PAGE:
From the playground to politics, it seems bullying exists everywhere these days. As adults, we’ve become somewhat numb to the deluge of disparaging comments we hear and see on the news or social media, but nothing can be as jarring as when you find out your child has become a target. Instead of enjoying childhood and teendom, your child is now a part of the one in five American students who are a victim of bullying.
Unfortunately, bullying isn’t something that will just magically go away or something your child can handle on their own. Even if you’re unsure whether your child is being bullied or not, your participation is crucial in helping your child navigate these difficult times.
Why do children bully others?
First to understand why children bully, it’s helpful to know what bullying is.
“Bullying is an intentional, aggressive and repeated behavior that creates a real or perceived imbalance of power or strength,” said Adeola Adelayo, MD, a practicing psychiatrist with Banner Behavioral Health Hospital. “Bullying can take lots of forms, from physical, verbal and emotional to even cyberbullying.”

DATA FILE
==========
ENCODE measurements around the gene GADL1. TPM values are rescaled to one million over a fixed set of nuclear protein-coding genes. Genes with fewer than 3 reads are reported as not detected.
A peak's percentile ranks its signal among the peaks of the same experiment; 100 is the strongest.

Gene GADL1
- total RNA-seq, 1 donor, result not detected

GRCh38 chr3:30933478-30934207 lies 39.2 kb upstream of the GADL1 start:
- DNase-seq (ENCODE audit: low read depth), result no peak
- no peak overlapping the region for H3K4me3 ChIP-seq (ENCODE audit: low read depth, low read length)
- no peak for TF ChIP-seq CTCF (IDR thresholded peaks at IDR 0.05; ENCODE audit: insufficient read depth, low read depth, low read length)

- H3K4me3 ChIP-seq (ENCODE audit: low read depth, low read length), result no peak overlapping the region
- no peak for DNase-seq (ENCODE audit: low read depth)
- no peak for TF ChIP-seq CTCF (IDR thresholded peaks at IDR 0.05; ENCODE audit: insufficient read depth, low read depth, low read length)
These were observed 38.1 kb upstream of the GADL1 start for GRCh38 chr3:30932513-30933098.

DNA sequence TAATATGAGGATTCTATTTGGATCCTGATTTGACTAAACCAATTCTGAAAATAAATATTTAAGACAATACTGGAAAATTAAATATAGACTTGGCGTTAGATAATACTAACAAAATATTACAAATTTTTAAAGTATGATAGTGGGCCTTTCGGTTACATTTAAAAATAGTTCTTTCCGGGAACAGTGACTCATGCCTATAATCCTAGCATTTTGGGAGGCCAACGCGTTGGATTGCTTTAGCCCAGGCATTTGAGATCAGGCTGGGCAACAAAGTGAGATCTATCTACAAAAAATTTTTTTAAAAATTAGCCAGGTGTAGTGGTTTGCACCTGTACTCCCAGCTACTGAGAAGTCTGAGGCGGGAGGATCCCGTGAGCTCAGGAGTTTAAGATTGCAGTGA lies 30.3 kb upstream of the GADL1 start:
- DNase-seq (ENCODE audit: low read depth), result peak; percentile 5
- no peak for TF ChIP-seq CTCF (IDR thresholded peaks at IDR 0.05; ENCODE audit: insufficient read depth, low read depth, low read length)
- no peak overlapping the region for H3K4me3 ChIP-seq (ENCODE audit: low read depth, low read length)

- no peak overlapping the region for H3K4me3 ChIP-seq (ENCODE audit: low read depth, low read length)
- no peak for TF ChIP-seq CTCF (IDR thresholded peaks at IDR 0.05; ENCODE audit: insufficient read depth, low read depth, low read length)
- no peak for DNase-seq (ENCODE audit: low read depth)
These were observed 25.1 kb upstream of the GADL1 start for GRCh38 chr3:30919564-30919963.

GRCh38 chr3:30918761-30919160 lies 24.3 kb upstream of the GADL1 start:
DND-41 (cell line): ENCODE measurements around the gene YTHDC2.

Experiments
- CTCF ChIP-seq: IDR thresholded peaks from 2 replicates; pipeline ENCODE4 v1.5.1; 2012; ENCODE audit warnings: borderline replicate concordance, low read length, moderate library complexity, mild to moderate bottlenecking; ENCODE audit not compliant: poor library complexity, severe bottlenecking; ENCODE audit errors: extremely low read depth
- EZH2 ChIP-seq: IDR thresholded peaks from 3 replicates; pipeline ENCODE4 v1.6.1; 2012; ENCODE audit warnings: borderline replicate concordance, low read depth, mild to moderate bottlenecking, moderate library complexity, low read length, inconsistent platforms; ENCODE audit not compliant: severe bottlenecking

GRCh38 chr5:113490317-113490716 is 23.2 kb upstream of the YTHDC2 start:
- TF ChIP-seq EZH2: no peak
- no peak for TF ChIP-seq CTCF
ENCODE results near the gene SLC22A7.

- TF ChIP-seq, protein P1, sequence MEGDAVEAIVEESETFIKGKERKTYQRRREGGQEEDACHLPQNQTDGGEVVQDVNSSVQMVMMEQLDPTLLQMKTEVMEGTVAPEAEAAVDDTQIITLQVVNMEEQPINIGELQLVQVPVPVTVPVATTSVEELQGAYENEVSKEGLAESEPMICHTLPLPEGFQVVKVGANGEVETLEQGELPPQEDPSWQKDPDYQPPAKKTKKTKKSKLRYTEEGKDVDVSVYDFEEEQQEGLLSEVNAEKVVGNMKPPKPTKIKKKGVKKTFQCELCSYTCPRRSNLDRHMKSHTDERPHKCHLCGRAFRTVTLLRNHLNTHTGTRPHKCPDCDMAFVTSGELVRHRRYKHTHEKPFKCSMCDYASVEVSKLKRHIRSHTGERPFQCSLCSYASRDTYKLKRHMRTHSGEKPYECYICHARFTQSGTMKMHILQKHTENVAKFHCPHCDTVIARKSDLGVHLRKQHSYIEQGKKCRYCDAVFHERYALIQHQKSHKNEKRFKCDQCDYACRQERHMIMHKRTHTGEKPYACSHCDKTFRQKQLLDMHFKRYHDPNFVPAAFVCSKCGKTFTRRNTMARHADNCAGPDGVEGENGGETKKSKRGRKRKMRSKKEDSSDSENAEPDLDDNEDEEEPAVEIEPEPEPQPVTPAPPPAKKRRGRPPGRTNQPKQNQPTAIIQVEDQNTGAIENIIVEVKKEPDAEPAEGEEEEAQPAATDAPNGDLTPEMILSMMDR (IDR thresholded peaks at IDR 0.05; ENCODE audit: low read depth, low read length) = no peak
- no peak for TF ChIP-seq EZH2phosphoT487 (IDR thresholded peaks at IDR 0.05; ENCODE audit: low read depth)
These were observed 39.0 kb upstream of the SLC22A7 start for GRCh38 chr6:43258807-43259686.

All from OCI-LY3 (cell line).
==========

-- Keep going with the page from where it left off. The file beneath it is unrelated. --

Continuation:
When asked why children bully, Dr. Adelayo said oftentimes it’s a result of low self-esteem or learned behaviors. They may be lacking attention at home or even being bullied at home by an older sibling or parent.
“At earlier ages, say preschool to third grade, it’s just a bossy kid who may not realize how their behavior is affecting others or the child may be seeking attention, whether good or bad,” Dr. Adelayo said. “As you get to middle and high school ages, children are able to recognize social cues and how their behaviors affect others. The bullying behaviors become deliberate in an effort to exert power and control. Often they don’t even realize how wrong their behaviors are or how it makes others feel.”
What signs of bullying should I look out for?
Don’t be surprised if your child doesn’t come right out and let you know they’re being bullied. Kids often hide the fact that they’re being bullied. They may feel helpless or humiliated and don’t want anyone to know, or they may want to try and handle it on their own. Younger children especially, may not even realize they are being bullied.
“Elementary-aged kids are still learning how to make friends,” Dr. Adelayo said. “They may like being around the bully but just know sometimes this person really doesn’t make them feel good.”
Because children can be so good at masking their pain, it’s important to look for these red flags:
- Unexplained injuries: Cuts, bruises and scratches
- Physical symptoms: Frequent headaches or stomachaches, feeling sick or faking illness, difficulty sleeping or frequent nightmares
- Damaged property: Torn, damaged or missing pieces of clothing, books and other belongings
- Changes to eating habits: Suddenly starts skipping meals or binge eating
- Decline in academics: Difficulty focusing on schoolwork, loss of interest in school or not wanting to go to school and a sudden drop in grades